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Pantry Wars

walk in pantry with open shelves.

They say the kitchen is the heart of the home, and we’d say the pantry is the heart of the kitchen. It houses all of the ingredients and tools necessary to make home-cooked meals that everyone gathers for. Pantries often dictate the entire organizational system for your kitchen, which explains why there is an age-old debate on whether to opt for a walk-in pantry or a pull-out cabinet pantry. Both options have their perks and shortcomings. Ultimately, it depends on how you use your kitchen, so we’ve put together the pros and cons of both features to shed some light on your decision.

Walk-in Pantries

Every at-home chef’s dream is a walk-in pantry. Think of all the appliances and ingredients you can store in a whole room allotted for food. 

Walk-in pantry with wood shelves and glass jars.

Pros: Walk-in pantries are a dream come for the organizer in you. Open Shelves allow easy access to all of your items. You can install floor-to-ceiling shelves, extra cabinetry, or custom inserts. You can use clear or labeled storage containers for flour or cereals to no longer have to look at boring packaging. Open shelves allow you to store larger appliances easily and still have room for food. 

Cons: There are a few downsides to the walk-in. For example, due to space constraints, walk-in pantries can be further removed from the primary cooking area. By nature, they are separated from the kitchen by a door, adding extra steps to grabbing vital supplies and ingredients, which can be a hassle while cooking. Not to mention a bigger space requires more upkeep. Open shelving collects dust faster and can lead to more clutter in your space as items get shoved onto the shelves and forgotten about over time. Lastly, walk-ins require a decent amount of square footage, whereas pull-out pantries fit nicely into your existing floor plan. Walk-ins are not always viable options for every home.  

Cabinet Pantries 

While the walk-in is most chefs’ dream, the cabinet pantries are a more practical choice.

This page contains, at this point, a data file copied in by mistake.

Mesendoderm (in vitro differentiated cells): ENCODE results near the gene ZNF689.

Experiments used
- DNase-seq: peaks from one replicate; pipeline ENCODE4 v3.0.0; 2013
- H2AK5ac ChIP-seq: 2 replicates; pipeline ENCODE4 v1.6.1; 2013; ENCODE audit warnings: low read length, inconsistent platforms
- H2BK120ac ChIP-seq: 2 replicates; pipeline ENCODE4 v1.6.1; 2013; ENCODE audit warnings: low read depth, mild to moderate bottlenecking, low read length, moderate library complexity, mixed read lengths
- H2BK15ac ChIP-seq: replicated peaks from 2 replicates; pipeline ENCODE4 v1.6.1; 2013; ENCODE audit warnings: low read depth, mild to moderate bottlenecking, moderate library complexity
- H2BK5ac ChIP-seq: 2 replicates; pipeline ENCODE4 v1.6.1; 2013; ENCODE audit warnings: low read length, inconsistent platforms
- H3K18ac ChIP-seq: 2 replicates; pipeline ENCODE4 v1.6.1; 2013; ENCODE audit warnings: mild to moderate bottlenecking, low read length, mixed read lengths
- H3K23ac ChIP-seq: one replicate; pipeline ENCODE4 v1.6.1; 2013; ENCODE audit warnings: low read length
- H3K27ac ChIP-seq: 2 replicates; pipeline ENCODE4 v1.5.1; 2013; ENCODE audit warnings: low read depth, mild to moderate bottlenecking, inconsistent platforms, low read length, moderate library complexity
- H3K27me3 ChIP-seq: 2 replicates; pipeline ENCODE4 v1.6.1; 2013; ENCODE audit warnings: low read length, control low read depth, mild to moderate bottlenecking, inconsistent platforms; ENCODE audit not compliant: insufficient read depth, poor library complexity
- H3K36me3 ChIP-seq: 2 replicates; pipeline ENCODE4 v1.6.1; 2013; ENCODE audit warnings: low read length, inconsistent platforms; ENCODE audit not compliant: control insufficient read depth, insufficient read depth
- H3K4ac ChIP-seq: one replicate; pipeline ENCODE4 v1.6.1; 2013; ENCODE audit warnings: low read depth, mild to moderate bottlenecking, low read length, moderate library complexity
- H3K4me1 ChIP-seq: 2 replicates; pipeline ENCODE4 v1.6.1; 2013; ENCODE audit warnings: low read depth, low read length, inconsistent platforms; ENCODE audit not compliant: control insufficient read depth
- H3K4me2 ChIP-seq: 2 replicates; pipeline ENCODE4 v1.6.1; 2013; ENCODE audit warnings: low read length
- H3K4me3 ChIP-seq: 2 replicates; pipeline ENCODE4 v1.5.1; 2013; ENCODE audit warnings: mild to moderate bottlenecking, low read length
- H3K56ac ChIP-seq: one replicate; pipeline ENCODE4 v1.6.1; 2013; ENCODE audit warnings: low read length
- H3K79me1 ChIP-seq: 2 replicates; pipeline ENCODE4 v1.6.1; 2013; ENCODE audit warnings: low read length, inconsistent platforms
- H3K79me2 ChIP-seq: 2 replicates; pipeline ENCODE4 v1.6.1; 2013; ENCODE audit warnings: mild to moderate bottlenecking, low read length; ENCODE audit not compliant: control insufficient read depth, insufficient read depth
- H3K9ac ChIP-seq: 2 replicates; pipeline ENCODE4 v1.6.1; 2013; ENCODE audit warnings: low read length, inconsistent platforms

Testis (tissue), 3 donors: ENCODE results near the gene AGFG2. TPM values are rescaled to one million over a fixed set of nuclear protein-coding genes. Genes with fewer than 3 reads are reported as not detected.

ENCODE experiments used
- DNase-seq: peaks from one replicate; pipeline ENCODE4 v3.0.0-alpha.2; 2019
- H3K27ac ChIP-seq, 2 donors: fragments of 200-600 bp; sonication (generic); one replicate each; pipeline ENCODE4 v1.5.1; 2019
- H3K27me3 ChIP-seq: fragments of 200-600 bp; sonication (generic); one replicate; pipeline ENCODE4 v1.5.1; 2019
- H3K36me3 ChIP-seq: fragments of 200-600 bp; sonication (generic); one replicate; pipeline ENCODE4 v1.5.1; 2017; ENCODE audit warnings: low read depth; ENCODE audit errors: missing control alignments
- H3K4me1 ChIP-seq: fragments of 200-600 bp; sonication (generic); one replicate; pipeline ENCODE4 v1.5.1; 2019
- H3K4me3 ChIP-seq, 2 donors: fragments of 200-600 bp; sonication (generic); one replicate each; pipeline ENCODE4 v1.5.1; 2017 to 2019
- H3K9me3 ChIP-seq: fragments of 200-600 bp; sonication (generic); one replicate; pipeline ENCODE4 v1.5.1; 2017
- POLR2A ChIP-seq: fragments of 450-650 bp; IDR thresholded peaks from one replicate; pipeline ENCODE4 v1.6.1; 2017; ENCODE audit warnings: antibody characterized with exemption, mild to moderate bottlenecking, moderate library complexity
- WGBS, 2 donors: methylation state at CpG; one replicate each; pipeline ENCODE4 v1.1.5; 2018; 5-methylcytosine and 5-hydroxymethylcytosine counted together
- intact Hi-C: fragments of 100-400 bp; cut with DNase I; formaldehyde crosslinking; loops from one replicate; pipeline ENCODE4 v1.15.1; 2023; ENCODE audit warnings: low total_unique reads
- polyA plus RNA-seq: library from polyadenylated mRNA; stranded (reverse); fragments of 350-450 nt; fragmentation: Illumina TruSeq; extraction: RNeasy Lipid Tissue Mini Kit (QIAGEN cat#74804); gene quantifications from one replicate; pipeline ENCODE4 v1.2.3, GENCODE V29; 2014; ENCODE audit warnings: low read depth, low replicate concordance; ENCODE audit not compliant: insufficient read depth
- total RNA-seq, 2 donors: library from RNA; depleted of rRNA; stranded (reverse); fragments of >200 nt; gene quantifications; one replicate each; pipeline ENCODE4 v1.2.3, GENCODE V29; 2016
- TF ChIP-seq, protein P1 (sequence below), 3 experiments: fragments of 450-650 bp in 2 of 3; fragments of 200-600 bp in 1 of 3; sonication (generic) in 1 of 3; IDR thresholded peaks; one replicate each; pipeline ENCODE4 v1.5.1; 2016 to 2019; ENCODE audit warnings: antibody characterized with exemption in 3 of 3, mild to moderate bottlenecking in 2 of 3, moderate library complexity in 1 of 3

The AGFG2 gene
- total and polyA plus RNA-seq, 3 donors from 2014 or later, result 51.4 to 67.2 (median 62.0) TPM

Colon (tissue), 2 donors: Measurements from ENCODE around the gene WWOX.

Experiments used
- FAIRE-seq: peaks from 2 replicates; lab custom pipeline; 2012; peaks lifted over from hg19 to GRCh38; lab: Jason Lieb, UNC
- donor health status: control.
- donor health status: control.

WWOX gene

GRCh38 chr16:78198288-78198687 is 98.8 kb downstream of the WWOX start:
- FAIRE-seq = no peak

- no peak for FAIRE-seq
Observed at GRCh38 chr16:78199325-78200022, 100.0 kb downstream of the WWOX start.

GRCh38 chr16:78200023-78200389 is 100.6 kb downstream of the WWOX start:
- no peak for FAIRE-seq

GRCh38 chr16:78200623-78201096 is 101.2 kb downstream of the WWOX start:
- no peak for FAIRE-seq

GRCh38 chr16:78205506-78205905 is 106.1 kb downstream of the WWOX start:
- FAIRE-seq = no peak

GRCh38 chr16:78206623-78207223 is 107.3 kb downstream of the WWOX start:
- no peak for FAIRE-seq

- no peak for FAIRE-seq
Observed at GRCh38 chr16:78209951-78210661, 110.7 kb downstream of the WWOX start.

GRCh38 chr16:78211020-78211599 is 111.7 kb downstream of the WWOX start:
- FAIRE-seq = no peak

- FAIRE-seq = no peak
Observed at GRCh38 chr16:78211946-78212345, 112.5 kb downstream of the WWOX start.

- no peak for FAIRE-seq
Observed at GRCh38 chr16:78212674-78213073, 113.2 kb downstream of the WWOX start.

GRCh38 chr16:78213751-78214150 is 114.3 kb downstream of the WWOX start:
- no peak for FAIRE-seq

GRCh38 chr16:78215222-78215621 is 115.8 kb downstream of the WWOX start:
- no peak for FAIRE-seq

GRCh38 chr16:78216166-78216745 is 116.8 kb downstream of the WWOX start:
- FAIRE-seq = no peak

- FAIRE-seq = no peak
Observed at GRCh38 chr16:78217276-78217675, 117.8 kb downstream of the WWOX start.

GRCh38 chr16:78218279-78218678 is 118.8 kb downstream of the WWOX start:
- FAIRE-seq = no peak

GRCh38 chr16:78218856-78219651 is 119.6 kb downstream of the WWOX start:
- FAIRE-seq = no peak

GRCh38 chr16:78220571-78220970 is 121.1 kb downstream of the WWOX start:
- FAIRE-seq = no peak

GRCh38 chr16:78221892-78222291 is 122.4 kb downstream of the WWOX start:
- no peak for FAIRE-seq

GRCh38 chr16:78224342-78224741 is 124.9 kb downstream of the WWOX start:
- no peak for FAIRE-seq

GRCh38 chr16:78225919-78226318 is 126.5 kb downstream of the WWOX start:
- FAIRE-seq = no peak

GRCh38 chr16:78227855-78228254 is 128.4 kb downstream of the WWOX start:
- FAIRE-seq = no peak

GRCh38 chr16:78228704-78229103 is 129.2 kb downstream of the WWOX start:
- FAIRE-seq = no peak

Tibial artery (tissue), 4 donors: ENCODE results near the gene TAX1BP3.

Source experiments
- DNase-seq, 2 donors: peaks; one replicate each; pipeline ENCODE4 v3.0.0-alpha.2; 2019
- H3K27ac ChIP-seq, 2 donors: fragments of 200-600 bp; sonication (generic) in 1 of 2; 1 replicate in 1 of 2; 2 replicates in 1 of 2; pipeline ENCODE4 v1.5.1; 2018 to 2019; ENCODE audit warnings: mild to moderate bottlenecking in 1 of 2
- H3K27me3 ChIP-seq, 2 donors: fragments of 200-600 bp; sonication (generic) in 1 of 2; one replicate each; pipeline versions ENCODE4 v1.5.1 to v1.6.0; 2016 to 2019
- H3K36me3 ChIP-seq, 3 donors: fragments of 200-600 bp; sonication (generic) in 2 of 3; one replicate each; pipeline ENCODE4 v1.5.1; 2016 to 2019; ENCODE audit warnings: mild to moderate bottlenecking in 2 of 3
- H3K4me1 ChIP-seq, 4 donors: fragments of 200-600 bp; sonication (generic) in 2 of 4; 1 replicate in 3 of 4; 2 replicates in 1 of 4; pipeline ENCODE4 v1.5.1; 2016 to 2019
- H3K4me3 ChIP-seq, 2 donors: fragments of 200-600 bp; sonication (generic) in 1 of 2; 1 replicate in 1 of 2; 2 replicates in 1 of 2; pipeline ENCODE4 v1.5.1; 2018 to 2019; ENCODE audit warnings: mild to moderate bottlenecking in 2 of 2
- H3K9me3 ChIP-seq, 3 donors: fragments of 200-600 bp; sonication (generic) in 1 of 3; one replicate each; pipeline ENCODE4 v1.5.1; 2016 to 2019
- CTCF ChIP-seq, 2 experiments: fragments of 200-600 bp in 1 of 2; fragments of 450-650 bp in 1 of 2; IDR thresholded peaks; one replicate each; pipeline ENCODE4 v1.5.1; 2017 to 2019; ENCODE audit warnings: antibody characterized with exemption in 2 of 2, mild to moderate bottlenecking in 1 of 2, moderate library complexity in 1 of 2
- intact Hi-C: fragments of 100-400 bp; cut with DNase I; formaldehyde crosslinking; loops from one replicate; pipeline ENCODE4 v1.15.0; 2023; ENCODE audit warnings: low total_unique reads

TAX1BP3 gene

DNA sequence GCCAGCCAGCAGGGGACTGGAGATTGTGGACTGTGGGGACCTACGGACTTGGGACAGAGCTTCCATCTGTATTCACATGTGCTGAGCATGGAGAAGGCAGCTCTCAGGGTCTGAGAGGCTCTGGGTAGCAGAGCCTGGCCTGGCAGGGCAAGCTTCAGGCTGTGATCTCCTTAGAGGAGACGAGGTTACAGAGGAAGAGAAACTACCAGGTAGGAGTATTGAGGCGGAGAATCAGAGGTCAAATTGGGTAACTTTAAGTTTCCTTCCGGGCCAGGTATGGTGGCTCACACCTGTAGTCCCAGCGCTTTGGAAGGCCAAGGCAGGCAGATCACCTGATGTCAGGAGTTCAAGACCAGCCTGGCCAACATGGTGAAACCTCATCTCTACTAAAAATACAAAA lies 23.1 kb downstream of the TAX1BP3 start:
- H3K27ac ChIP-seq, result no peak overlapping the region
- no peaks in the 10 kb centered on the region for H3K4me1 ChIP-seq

Cabinet pantry with pull-out shelves.

Pros: Cabinet pantries are more accessible as you can install pull-out shelves, spice racks, or even door shelves, which bring the items to you instead of having to move things and reach in the back like on open shelving. They allow for centralized storage, which is convenient when cooking because your ingredients are right next to you. Centralized storage is better for parents who may be multitasking while cooking and reduces prep time. They also are a more aesthetically pleasing design choice compared to the walk-in. Overall, cabinet pantries don’t take up as much space because they are built into your existing floor plan. 

Cons: They have limited storage space, especially for bigger appliances, since you are working with standard cabinet depths. Additionally, they can cut into your available countertop space, especially if you opt for floor-to-ceiling pantry cabinets. Like any kitchen, feature cabinet pantries can be on the more expensive side. While they remain cheaper than building a walk-in pantry, adding pull-out pantry components can still be pricey as they are considered an upgrade.

Both options can be functional and add aesthetic appeal; it ultimately depends on your personal cooking needs, budget, and the space available in your home. If you’re looking to add a pantry or update your kitchen, call us today or schedule an appointment online.


Article Categories: Kitchen Remodeling, Cabinetry, Remodeling, Home Remodeling, Home Tips, Walk-in Pantry, Pantry, Pull-out Cabinet

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